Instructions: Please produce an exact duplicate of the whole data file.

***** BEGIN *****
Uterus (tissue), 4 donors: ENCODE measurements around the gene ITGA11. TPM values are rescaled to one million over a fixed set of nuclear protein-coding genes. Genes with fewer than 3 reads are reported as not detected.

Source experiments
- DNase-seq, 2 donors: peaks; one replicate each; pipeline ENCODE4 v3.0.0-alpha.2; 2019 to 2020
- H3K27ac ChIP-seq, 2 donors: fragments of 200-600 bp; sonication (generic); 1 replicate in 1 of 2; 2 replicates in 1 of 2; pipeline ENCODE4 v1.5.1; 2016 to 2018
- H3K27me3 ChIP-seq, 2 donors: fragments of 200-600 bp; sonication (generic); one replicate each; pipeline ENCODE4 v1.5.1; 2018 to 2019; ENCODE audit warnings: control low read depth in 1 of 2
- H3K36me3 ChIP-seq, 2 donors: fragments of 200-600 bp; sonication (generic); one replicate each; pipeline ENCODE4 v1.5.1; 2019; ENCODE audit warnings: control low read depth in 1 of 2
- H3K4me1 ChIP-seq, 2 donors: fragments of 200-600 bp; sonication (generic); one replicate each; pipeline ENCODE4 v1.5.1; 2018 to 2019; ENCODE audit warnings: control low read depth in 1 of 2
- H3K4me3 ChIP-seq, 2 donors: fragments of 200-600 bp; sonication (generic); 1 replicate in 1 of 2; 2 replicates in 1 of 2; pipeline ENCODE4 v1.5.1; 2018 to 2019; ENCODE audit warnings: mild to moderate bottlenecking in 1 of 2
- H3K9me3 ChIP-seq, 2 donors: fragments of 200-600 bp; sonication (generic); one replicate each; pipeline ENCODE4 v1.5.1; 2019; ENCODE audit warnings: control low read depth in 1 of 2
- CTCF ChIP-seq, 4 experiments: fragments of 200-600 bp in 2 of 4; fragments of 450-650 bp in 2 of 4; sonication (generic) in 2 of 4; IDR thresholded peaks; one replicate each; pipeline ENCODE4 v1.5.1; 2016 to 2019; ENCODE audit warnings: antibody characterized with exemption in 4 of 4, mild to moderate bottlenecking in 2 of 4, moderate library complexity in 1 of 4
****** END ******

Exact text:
Uterus (tissue), 4 donors: ENCODE measurements around the gene ITGA11. TPM values are rescaled to one million over a fixed set of nuclear protein-coding genes. Genes with fewer than 3 reads are reported as not detected.

Source experiments
- DNase-seq, 2 donors: peaks; one replicate each; pipeline ENCODE4 v3.0.0-alpha.2; 2019 to 2020
- H3K27ac ChIP-seq, 2 donors: fragments of 200-600 bp; sonication (generic); 1 replicate in 1 of 2; 2 replicates in 1 of 2; pipeline ENCODE4 v1.5.1; 2016 to 2018
- H3K27me3 ChIP-seq, 2 donors: fragments of 200-600 bp; sonication (generic); one replicate each; pipeline ENCODE4 v1.5.1; 2018 to 2019; ENCODE audit warnings: control low read depth in 1 of 2
- H3K36me3 ChIP-seq, 2 donors: fragments of 200-600 bp; sonication (generic); one replicate each; pipeline ENCODE4 v1.5.1; 2019; ENCODE audit warnings: control low read depth in 1 of 2
- H3K4me1 ChIP-seq, 2 donors: fragments of 200-600 bp; sonication (generic); one replicate each; pipeline ENCODE4 v1.5.1; 2018 to 2019; ENCODE audit warnings: control low read depth in 1 of 2
- H3K4me3 ChIP-seq, 2 donors: fragments of 200-600 bp; sonication (generic); 1 replicate in 1 of 2; 2 replicates in 1 of 2; pipeline ENCODE4 v1.5.1; 2018 to 2019; ENCODE audit warnings: mild to moderate bottlenecking in 1 of 2
- H3K9me3 ChIP-seq, 2 donors: fragments of 200-600 bp; sonication (generic); one replicate each; pipeline ENCODE4 v1.5.1; 2019; ENCODE audit warnings: control low read depth in 1 of 2
- CTCF ChIP-seq, 4 experiments: fragments of 200-600 bp in 2 of 4; fragments of 450-650 bp in 2 of 4; sonication (generic) in 2 of 4; IDR thresholded peaks; one replicate each; pipeline ENCODE4 v1.5.1; 2016 to 2019; ENCODE audit warnings: antibody characterized with exemption in 4 of 4, mild to moderate bottlenecking in 2 of 4, moderate library complexity in 1 of 4